Inventory of the The Vaudreuil Papers (French Colonial Manuscripts), 1740-1753
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Inventory of the The Vaudreuil Papers (French Colonial Manuscripts), 1740-1753The Huntington Library
San Marino, California
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Title: The Vaudreuil Papers (French Colonial Manuscripts),
Date (inclusive): 1740-1753
Creator: The Vaudreuil Papers (French Colonial Manuscripts)
Extent: 383 pieces
Repository: The Huntington Library
San Marino, California 91108
The provenance of the Vaudreuil Papers (383 pieces) before the year 1756, when they came into the possession of Lord Loudoun, was not known at the Huntington Library until last year. It is supposed that Loudoun himself did not know. In a letter of his addressed to the Earl of Holdernesse (Aug. 16, 1757) he says in part: ...before I left London, I received from Mr. Pichon, commonly called Mr. Tyrell (who was Mor. Vaudreuil's secretary whilst Governor of Louisiana, and was taken Prisoner in Beausejour), the Office Copies of Mor. Vaudreuil's Letters, and the French Minister's Original Letters to him... Presumably this story was trumped up by Pichon, who never had seen Louisiana, to facilitate a little private business on his own account.
Thanks to Dr. J. C. Webster, 1 we are at last able to piece together the missing parts of this puzzle, and the following is probably as accurate an account of what actually happened as can be reconstructed.
The capture of the French ship L'Alcide, which occurred in June, 1755, made a prisoner of François Pierre de Rigaud, brother of the Marquis de Vaudreuil, who carried with him his brother's Louisiana papers. Rigaud and other French officers were sent to Halifax, and shortly afterward Pichon joined them, ostensibly a fellow prisoner, but actually in the pay of the English. Having gained the confidence of Rigaud, he let it be known that he was to be transferred to Louisbourg, whereupon Rigaud and his confrères turned over their letters, dispatches, etc., in the hope that they might ultimately reach France. In a letter (Oct. 9, 1755) from Pichon to Hinchelwood, Secretary of the British Government, the original of which is in the Nova Scotia archives, the following sentence occurs:
I have already been entrusted with a kind of chest, in which are concealed two registers of letters of M. de Vaudreuil, formerly Governor of Mississippi, and, at present, General of Canada, and some bundles of papers.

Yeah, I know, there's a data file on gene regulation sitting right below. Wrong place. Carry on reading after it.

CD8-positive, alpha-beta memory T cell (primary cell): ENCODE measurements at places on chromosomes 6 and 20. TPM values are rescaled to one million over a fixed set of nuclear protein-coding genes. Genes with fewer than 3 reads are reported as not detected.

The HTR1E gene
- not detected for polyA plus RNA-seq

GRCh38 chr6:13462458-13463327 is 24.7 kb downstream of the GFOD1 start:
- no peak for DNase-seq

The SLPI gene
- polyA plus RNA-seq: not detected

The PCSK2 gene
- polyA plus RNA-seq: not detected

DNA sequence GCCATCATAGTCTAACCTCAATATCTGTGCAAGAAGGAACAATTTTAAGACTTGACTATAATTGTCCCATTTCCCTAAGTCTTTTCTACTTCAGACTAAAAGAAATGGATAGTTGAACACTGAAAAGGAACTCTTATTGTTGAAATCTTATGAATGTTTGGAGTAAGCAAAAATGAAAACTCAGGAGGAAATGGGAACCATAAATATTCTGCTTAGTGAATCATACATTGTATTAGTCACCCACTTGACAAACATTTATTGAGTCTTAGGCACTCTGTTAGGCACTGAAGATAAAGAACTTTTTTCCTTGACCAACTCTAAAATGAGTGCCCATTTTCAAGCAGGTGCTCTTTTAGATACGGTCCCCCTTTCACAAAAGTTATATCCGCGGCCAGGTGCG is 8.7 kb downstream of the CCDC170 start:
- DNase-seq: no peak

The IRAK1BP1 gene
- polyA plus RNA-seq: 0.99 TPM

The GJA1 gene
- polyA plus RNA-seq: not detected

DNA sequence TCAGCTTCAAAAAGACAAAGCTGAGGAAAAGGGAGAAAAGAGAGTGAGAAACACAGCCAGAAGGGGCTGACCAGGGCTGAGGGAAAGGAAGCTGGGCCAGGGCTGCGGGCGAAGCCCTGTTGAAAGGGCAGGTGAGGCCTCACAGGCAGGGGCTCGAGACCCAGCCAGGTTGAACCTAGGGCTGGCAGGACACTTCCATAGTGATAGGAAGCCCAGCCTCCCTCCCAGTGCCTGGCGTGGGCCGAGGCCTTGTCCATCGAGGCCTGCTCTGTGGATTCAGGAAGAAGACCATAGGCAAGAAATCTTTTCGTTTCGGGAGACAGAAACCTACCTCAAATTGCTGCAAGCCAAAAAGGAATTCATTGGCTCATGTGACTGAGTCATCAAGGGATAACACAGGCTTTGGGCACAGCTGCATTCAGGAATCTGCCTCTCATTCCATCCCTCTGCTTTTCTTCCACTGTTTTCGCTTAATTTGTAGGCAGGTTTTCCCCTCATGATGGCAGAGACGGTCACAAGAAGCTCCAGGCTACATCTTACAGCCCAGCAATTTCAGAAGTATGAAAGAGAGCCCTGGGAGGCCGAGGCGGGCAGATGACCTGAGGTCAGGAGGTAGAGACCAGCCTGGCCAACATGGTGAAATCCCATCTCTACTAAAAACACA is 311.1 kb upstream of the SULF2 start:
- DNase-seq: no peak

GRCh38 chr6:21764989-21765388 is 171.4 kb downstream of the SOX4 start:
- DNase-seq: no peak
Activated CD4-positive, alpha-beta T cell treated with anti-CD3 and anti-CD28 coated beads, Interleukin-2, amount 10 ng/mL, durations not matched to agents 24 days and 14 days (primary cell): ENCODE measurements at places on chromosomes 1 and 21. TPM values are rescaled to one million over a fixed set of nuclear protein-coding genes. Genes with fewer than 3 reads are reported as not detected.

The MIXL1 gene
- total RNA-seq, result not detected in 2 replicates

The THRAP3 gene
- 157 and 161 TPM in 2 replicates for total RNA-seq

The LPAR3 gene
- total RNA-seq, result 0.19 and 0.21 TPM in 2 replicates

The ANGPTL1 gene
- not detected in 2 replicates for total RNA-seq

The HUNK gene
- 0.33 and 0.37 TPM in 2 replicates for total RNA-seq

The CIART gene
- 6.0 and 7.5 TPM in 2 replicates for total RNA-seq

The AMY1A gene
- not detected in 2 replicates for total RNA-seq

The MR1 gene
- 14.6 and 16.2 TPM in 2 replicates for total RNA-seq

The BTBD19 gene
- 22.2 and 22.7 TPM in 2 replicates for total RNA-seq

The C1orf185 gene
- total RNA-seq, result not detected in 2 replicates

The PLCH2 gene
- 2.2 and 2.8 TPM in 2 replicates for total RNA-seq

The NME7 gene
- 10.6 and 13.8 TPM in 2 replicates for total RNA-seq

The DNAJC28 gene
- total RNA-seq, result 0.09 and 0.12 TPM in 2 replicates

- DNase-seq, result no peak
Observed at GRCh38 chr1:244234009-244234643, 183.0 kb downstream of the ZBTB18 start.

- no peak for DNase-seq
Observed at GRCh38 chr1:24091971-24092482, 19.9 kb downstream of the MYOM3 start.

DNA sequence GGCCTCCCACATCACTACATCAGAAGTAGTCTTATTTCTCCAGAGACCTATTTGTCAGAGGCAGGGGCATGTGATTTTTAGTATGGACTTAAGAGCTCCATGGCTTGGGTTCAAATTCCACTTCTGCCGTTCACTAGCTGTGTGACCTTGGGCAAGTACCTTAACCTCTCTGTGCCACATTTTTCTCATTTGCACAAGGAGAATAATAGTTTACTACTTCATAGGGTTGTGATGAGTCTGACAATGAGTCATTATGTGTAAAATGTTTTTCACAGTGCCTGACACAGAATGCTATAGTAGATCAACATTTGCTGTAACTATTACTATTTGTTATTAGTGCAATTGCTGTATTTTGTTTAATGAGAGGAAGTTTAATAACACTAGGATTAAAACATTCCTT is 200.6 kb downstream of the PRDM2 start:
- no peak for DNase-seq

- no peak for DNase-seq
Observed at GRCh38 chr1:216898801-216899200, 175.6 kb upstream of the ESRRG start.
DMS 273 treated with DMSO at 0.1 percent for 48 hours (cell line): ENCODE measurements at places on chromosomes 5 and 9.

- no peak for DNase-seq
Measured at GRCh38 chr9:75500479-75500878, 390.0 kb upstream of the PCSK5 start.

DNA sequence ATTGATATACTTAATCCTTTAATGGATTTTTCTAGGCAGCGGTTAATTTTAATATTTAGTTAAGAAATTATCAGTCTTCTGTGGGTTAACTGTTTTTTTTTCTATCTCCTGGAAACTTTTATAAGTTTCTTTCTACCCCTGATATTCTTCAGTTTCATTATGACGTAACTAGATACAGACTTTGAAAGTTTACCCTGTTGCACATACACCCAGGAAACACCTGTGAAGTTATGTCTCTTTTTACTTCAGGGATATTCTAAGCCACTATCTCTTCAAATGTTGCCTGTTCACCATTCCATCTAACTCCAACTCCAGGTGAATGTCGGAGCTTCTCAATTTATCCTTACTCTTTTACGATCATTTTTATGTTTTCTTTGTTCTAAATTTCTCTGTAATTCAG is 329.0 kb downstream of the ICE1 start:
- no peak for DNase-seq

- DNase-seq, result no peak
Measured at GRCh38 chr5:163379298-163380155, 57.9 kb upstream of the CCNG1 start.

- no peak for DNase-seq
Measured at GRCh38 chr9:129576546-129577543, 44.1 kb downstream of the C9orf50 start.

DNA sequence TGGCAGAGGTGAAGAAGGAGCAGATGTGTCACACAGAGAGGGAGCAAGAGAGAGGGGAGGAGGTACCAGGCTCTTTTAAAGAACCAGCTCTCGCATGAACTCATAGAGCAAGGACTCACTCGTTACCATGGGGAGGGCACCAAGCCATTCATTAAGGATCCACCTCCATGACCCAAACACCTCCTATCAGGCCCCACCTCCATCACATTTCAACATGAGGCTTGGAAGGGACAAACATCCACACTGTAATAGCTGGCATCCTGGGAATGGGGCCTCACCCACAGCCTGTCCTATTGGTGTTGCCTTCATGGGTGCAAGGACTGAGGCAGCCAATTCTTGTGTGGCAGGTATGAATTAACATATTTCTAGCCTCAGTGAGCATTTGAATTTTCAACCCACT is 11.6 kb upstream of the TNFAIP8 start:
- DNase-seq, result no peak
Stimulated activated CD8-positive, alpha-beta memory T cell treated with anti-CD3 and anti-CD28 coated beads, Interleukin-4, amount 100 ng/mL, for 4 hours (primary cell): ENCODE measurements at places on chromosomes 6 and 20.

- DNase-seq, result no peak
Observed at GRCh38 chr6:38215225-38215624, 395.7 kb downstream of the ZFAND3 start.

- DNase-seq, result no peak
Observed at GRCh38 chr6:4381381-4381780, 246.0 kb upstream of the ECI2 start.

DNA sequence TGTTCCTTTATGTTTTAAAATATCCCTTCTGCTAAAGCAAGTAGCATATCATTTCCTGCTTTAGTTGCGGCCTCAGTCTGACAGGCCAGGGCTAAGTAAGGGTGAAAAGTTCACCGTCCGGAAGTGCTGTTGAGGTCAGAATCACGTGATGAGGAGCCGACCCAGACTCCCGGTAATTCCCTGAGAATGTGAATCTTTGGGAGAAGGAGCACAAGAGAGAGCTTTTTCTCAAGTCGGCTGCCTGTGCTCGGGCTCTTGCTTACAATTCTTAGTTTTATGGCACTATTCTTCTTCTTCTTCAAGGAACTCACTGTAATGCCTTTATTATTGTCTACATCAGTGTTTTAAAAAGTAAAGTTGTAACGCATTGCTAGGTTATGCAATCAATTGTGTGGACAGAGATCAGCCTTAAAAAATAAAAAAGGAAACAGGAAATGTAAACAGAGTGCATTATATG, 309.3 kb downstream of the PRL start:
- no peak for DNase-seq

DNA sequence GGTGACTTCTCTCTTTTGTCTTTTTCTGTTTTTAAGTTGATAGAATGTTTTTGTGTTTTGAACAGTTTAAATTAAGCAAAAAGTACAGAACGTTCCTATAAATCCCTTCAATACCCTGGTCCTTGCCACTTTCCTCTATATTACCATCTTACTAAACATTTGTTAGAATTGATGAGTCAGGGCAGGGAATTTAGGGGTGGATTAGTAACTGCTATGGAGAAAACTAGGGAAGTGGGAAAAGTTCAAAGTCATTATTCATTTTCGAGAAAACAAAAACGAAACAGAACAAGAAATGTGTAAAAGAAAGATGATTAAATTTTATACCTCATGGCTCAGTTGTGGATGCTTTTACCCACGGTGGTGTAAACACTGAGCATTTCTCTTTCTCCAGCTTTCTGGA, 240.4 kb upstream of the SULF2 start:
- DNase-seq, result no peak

Probably Pichon sailed for England shortly afterward. The transfer of the contents of the chest to Lord Loudoun apparently was negotiated by his Lordship's secretary, John Appy, on Mar. 8, 10, and 30, 1756, under which dates in Appy's account book occurs the following entry: Coach hire to M. Tyrell... 2/6.
1John Clarence Webster, Thomas Pichon, the Spy of Beausejour,(Sackville, N. B.: The Tribune Press, 1937).
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[Identification of item], The Vaudreuil Papers (French Colonial Manuscripts), The Huntington Library, San Marino, California.
Pierre François de Rigaud, Marquis de Vaudreuil-Cavagnal (1698-1764), Canadian born, belonged to a family notably identified with the founding and developing of New France.
Trained to military service, Vaudreuil entered the marine corps, and rose to the rank of major. His first civil commission came in 1733 with an appointment to be governor of Trois Rivières. Nine years later he was sent to Louisiana to succeed Bienville, and was governor of that colony until 1753.
After a two-year sojourn in France, Vaudreuil returned to his native land as governor and lieutenant general of New France, the second of his name to hold that dignity. His administration, the last under French rule, was brought to a close by the conquest, in 1760, and he retired to France, where four years later he died.
- La Jonquière, Jacques Pierre Taffanel, Marquis de
- Maurepas, Jean Frédéric Phélypeaux, Comte de
- Rouillé, Antoine Louis, Comte de Jouy
- Vaudreuil-Cavagnal, Pierre François de Rigaud, Marquis de
- 147 individual pieces, also letterbooks, infra.
- Vaudreuil-Cavagnal, Pierre François...Marquis de. Lettres écrittes à la Mobile et de tous les Postes de sa Dépendance. 1743-47.
- _____. Parole à porter aux Tchactas sur la Paix que les Tchikachas demandent... Jan. 15, 1744
- Macarty-Mactigue. Correspondence with the Marquis de Vaudreuil. Kaskaskias, Illinois. (19 pieces) 1752-53
- Journal de Monsieur marin fils, Commandant pour Le Roy a La baye des puans et dependances chargé de faire et de faire faire Les Descouvertes dans le haut Mississipi, des mines, miniere, et mineraux qui pourroient Si trouves et dy Lier auni Commerce avec Les nations qui pourroient habitter ces contrés. Aug. 7, 1753 to June 20, 1754
- Celoron de Blainville, Pierre Joseph. Letters to the Marquis de Vaudreuil from Detroit. (2 pieces). Apr. 23 and Aug. 4 1751,
The Mississippi valley, French dominion, 1740-53.
- 1. Civil administration of the colony
- 2. Schemes for colonization and expansion
- 3. Defences
- 4. Policy toward the English and Indians
- 5. European trade
- 1. Social and economic conditions
- 2. Religious life
- 3. Monopolies and concessions
- 4. Official appointments
- 5. Shipping
- 6. Coastal trade
- 7. Statistics
- 8. Importation of negroes
- 1. Military activities
- 2. Indian trade
- 3. Conflicts with the English
- 4. Subsistence of garrisons
- 5. Fortification
- 6. Exploring expeditions
- 7. Transportation
- 8. Missions and missionaries
- 9. Statistics
- Communication between Louisiana and Canada